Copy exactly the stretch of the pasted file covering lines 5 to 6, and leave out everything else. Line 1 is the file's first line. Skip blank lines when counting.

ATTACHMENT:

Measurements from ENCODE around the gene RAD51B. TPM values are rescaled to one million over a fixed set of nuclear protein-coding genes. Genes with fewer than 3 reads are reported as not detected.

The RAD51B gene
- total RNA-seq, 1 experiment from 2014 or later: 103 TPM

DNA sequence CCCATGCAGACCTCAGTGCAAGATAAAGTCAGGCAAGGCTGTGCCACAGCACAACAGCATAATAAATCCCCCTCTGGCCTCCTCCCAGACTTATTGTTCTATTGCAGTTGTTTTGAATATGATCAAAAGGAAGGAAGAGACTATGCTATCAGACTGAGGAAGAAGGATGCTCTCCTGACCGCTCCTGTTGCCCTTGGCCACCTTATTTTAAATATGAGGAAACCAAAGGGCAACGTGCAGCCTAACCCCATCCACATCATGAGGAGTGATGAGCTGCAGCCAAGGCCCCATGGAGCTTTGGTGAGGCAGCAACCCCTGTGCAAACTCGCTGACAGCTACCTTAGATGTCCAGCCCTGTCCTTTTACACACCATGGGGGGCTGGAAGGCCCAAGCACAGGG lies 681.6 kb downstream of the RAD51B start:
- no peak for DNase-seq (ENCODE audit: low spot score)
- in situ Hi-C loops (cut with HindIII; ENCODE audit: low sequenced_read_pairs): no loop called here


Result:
- no peak for DNase-seq (ENCODE audit: low spot score)
- in situ Hi-C loops (cut with HindIII; ENCODE audit: low sequenced_read_pairs): no loop called here